La Crema Winery
Sonoma County region
Further perfecting the old-world winemaking techniques and continuing to offer world-class wines
The original owners of La Crema Winery had the right idea, it’s just that their timing was a bit off. In 1979, Rod Bergland coaxed a small group of investors into starting La Crema Vinera Winery. All nine partners were avid wine enthusiasts but none had practical wine industry experience. But the business plan looked good, and the wine industry appeared solid, so they were eager to give it a go.
Their niche was to use old-world techniques in the winemaking process that at the time was unique among California wineries. Traditional Burgundian practices such as fermentation initiated by native yeasts; utilizing open-top fermenters; extended maceration; pre-fermentation cold soak; barrel fermentation; lees contact; full malolactic fermentation; and lower levels of SO2—all were radical departures from modern day California winemaking. Another departure from the norm was their plan to make vineyard designated wine, wine made entirely with grapes from a specific vineyard and labeling it as such. All of these practices are typical today but back then were considered off-beat.
From a modest start of 1,000 cases in 1979, the partners catapulted production to 20,000 cases by 1984. The wines had caught on in the marketplace but expansion came too quickly. Just as their production was at an all time high, product sales were weakened by a wave of consolidations among the nation’s wine distributors. The combination of these events proved fatal to La Crema Vinera and the group was forced to sell in 1985.
Jason Korman, head of the International Wine Exchange, acquired the winery that same year. Korman shortened the name of the winery to La Crema, and also made changes to the wines themselves. He abandoned the vineyard-designated concept and began a program of blending grapes from various coastal regions throughout California. The old-world techniques were gradually phased out. He also moved the winery location from Petaluma to Sebastopol and quickly increased production to the 60,000 case level. Korman’s efforts however proved ill fated too. Trying to sustain the winery’s production output, he got caught in a classic industry-wide glut. During the late 1980s and early 1990s there was simply too much wine on the market and not enough demand. His deep pockets had run out by 1993 and the banks seized control of the winery.
Enter Jess Jackson of Kendall-Jackson fame. Jess Jackson was (and still is) a believer in the original vision Rod Bergland had in starting La Cream Vinera Winery. He purchased the winery and set out to breathe new life into the La Crema brand. Jackson moved the winery to Forestville where he built facilities specifically tailored to produce the Burgundian varietals on which the original La Crema built its reputation. He focused his winemaker on producing higher quality wines using the old-world techniques once again. The change in strategy paid quick dividends as the La Crema 1994 Pinot Noir took top honors at the California State Fair and won numerous awards at other wine competitions.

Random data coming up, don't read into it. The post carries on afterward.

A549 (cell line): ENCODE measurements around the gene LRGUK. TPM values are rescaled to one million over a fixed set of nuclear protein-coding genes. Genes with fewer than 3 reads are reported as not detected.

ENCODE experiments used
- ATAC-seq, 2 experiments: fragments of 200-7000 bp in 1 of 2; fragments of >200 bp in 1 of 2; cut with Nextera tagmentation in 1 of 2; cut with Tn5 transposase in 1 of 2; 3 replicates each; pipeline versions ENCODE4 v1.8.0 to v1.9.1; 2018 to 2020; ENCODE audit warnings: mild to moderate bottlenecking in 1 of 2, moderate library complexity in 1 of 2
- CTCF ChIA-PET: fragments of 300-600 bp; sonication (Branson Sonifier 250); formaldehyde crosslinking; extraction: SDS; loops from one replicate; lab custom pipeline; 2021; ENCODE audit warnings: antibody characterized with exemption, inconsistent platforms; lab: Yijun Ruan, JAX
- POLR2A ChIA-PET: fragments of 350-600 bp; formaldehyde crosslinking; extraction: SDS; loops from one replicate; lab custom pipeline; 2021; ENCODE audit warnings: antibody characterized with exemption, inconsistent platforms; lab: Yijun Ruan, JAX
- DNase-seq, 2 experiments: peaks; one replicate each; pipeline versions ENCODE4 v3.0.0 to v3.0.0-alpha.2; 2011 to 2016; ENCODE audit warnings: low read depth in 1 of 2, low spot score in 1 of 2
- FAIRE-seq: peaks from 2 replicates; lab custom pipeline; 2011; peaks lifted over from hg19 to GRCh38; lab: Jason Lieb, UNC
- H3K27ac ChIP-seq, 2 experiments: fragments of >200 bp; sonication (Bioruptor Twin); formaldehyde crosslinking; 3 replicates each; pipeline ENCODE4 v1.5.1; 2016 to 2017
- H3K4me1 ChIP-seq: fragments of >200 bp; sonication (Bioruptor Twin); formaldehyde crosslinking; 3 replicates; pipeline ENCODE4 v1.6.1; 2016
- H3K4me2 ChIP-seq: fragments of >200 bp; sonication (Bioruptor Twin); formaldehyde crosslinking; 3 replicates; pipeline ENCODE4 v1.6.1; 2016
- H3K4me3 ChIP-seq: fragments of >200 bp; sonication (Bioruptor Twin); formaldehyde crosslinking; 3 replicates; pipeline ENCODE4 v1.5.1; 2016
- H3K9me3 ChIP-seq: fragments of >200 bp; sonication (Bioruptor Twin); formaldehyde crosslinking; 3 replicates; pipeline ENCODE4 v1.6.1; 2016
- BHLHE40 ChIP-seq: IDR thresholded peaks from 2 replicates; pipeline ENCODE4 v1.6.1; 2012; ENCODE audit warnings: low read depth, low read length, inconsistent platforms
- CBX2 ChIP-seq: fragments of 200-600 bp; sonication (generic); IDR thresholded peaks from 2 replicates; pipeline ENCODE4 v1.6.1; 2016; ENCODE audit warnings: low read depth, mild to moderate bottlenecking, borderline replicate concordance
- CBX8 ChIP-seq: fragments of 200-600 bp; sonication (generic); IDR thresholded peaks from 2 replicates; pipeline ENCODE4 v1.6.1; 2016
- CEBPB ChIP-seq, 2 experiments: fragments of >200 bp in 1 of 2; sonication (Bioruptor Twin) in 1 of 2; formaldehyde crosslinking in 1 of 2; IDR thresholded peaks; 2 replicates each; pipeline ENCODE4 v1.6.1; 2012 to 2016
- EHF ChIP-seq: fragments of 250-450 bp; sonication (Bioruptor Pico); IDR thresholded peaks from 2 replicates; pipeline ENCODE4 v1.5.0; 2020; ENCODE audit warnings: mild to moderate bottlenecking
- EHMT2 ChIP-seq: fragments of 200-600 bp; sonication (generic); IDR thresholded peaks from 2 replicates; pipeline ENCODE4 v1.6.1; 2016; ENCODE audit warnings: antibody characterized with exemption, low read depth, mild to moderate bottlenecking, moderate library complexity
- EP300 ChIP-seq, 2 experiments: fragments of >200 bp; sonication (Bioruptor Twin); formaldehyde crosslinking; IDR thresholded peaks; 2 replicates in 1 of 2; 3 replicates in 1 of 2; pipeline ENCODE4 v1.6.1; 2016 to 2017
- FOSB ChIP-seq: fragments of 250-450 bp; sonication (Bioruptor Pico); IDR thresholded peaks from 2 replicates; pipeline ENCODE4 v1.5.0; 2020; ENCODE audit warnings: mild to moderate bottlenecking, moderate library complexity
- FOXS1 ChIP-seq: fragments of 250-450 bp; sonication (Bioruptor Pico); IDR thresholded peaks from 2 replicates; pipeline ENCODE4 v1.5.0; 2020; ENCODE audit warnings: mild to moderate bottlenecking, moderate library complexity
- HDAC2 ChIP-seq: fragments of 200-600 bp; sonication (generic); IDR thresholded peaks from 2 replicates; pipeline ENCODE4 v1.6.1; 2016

Today, production of the La Crema wines is guided by winemaker Jeff Stewart, who joined the winery in 1999. His primary focus has been to continue the La Crema tradition of crafting high quality Pinot Noir and Chardonnay. The Chardonnay and Pinot Noir each have three different Appellation Series versions, plus a higher production and more widely distributed Sonoma Coast bottling. The winery also produces three specialty wines in smaller quantities—a Viognier, Syrah and Zinfandel. The San Francisco International Wine Competition recently honored Jeff as Winemaker of the Year.
Under Jess Jackson’s reign, the La Crema brand has flourished. The winery is now utilizing a brand new $12 million facility in the heart of the Russian River Valley. The facility’s new state-of-the-art winemaking equipment has allowed La Crema to further perfect the old-world winemaking techniques and to continue the winery’s offerings of world-class wines.
Dear Platinum Wine Club Members:
It is my pleasure to share with you the La Crema 1997 Sonoma County Reserve Zinfandel. Zinfandel is a variety that is very exciting to all of us here at La Crema as it is a wine with great fruit intensity, complexity and an affinity for food.
The fruit in our 1997 Reserve Zinfandel came from old vines planted in the Russian River Valley (66%) and Sonoma County (34%). Russian River Zinfandel is very unique as it produces wines with intense raspberry, blackberry and white pepper aromas, with flavors of black cherry, blackberry and spice. The cool climate of the Russian River gives the wine bright acidity and balance.
At La Crema we hand harvest all our fruit early in the morning, and deliver the fruit to the winery while it is still cold. We ferment all of our Zinfandel in small open top tanks which are punched down 4 times per day, extracting all the fruit intensity and soft, rich tannins, while avoiding the harsh green tannins found in the seeds. After fermentation the wines are aged for 10 months in French Oak barrels, at which time the wines are bottled without fining. Our techniques closely mirror the techniques we use on our Pinot Noir, giving our Zinfandel its silkiness and balance, while still maintaining incredible fruit concentration and intensity.
I hope you enjoy drinking this wine as much as we enjoyed making it.